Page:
I can't remember where I read it or heard it (Here? my friend who worked at the Lakes Hut? some book?), but supposedly one of the Mt. Washington cats used to routinely follow AMC Hut crew all the way from Mt. Washington down to the Lakes Hut and back.

wardsgirl
03-19-2009, 09:00 AM
There used to be a cat at Zealand Falls Hut in the late 80s, who climbed up Whitewall Mtn. (whack) with the caretaker one day when I was there.

peakbagger
03-19-2009, 09:47 AM
Of course there is the famous cat that did the AT and other adventures. Of course after a few days, the cat rode on the owners backpack for the majority of the trip, but apparently the cat reduced the population of shelter mice in exchange for the ride.

I have always thought that a Maine Coon Cat would be a good hiking cat as they tend to follow their owners around and they tend to be on the big side. Not many small to medium size dogs will mess with a Coon cat for very long.

smitty77
03-19-2009, 09:49 AM
Also a cat at Galehead in the mid-80s that escorted us from the hut to the trailhead, then turned around and headed back as we got into the car.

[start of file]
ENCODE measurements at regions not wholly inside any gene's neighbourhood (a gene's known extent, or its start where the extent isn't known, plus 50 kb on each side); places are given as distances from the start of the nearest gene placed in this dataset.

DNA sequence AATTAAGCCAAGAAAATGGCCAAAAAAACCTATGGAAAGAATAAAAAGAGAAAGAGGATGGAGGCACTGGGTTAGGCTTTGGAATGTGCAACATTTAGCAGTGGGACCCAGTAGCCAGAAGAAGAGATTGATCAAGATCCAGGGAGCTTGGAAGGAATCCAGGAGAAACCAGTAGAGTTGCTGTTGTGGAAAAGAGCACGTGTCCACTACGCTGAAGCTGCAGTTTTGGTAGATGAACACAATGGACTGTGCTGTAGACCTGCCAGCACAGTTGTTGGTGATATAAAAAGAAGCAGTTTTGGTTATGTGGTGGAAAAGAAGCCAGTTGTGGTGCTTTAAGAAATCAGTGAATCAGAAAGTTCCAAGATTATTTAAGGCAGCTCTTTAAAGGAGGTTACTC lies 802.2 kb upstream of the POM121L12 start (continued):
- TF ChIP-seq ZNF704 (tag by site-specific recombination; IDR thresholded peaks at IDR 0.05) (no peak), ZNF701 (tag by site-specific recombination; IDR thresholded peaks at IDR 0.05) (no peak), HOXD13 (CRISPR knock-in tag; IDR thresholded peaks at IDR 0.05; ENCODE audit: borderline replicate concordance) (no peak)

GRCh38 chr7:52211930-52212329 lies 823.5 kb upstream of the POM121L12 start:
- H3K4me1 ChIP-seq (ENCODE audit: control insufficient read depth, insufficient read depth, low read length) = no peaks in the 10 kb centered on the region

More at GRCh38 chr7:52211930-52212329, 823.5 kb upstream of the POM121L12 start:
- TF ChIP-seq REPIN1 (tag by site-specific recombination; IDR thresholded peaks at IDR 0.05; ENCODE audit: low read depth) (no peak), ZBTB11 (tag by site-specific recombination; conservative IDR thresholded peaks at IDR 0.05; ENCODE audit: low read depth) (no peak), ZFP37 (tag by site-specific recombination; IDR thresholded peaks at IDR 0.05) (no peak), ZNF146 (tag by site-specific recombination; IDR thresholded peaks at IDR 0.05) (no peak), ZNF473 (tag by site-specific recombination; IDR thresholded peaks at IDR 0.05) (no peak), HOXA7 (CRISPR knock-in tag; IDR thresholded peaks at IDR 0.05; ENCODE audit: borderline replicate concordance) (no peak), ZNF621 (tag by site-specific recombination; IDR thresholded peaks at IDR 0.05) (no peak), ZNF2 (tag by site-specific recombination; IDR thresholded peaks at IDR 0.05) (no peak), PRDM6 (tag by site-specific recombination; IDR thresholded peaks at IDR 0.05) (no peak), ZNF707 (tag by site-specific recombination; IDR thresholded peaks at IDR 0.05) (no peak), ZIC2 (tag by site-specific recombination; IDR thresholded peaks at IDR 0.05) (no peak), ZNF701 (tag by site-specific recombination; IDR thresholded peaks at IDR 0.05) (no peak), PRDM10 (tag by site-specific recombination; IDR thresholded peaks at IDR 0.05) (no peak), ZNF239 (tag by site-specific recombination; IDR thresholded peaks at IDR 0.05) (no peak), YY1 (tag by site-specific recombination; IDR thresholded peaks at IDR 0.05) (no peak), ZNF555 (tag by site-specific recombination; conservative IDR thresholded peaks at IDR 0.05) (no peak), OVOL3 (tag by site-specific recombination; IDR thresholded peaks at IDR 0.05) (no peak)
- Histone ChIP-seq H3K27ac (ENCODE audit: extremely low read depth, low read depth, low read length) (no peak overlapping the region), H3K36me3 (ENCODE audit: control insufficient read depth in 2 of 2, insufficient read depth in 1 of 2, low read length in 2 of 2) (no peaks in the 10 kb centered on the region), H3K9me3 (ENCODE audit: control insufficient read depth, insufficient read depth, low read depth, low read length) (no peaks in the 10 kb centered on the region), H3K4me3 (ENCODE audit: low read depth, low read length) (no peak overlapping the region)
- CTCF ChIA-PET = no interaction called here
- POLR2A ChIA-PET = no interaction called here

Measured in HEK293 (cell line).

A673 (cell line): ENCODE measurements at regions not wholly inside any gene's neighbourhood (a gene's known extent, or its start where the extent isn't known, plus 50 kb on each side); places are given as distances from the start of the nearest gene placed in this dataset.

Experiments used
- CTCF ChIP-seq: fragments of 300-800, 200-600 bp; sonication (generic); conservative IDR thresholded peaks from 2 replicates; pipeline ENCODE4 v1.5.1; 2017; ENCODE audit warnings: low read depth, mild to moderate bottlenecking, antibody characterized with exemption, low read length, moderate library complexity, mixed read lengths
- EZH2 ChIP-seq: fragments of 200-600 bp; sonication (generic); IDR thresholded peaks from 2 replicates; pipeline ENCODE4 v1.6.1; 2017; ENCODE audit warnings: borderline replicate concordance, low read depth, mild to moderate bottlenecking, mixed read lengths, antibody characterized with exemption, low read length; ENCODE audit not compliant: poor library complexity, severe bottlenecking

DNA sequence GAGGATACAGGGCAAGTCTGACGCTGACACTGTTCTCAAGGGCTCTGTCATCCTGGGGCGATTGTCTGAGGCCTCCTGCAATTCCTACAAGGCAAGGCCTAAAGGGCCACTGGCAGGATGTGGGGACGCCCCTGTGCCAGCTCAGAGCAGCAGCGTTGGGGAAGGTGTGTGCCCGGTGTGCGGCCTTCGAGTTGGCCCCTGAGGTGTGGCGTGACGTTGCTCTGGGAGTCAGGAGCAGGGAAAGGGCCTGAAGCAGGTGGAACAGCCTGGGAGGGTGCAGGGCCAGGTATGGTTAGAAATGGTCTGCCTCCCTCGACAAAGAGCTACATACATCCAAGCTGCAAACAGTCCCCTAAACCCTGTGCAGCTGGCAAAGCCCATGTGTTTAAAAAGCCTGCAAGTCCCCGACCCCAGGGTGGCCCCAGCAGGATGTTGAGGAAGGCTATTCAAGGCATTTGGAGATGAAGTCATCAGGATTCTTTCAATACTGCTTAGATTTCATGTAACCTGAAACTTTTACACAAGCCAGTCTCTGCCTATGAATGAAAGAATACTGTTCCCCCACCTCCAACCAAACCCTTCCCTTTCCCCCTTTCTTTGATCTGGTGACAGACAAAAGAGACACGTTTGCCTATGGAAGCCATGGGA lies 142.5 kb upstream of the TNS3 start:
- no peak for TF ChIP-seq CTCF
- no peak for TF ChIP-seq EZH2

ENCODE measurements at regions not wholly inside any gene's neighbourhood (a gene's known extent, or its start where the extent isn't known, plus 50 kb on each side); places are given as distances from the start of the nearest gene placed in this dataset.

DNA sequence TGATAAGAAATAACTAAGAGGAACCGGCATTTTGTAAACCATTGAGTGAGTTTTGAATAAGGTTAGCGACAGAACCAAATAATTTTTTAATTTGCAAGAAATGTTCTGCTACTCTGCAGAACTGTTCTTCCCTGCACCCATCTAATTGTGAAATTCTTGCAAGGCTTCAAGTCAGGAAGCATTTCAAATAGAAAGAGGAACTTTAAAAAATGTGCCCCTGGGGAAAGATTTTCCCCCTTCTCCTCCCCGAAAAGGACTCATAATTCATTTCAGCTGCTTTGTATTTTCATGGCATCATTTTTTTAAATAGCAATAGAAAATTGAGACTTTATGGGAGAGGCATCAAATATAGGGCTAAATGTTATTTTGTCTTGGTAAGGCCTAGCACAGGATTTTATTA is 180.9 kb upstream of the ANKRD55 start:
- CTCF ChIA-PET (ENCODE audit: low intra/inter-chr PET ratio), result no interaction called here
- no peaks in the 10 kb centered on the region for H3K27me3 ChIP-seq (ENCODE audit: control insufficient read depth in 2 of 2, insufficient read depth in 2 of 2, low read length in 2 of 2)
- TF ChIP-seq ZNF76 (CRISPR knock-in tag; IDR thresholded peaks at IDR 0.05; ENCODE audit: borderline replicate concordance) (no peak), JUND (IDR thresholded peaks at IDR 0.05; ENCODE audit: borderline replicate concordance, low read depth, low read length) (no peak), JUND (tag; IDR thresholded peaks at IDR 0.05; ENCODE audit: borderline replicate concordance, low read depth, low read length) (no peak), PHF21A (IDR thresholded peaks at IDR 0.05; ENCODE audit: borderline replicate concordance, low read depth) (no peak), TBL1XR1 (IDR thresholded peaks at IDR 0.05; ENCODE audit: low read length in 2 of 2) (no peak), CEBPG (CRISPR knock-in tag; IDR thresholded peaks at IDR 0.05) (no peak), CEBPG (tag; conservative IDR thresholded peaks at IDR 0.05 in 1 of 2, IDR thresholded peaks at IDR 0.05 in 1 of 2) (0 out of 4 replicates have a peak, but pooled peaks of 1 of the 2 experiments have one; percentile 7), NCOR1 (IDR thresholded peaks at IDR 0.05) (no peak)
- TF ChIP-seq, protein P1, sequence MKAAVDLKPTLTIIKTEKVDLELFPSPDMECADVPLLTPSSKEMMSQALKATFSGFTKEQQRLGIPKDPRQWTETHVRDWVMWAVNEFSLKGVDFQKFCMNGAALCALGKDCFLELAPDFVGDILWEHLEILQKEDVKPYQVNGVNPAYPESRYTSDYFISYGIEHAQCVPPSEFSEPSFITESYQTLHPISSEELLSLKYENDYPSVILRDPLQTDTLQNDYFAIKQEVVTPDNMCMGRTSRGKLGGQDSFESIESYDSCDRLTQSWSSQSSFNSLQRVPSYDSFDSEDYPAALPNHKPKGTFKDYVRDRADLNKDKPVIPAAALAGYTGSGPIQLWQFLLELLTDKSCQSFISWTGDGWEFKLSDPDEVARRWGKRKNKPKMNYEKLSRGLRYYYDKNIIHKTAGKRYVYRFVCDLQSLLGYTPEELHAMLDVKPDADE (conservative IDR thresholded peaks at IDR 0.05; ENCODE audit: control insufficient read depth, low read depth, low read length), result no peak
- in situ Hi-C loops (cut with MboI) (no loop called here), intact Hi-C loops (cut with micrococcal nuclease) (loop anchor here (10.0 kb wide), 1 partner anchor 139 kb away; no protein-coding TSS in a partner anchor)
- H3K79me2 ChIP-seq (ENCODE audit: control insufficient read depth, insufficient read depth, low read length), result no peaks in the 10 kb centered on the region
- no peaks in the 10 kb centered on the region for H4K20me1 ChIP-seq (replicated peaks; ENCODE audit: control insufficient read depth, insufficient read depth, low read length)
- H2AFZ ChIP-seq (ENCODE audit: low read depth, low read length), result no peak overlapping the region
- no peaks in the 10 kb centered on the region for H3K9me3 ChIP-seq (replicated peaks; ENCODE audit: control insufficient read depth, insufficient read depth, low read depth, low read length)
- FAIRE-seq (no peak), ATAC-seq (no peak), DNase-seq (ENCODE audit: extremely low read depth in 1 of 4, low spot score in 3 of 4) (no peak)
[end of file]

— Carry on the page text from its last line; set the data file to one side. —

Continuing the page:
I'm just in awe at how popular Guyot has become, along with hiking in general. Back in the 80s, it was unheard of to see parking lots filled to capacity and shelters with overflow sites that actually got used regularly. You were only worried about shelter and platform space on holiday weekends. Man times have changed!

I stayed at Guyot once, in the shelter, on the top floor. No mice that I remembered, but it would take an atom bomb to wake me anyway.

I do remember a persistent red squirrel or chipmunk stealing the top off a can of peanuts we mistakenly left outside the tent at Ethan Pond.

Neil
03-19-2009, 09:51 AM
The more you dispatch mice to their deaths the steeper the mouse population density gradient becomes. You create a mouse vacuum and you are at the very center of this hole into which hundreds of mice, flowing down the gradient, pour relentlessly, until equilibrium is re-established.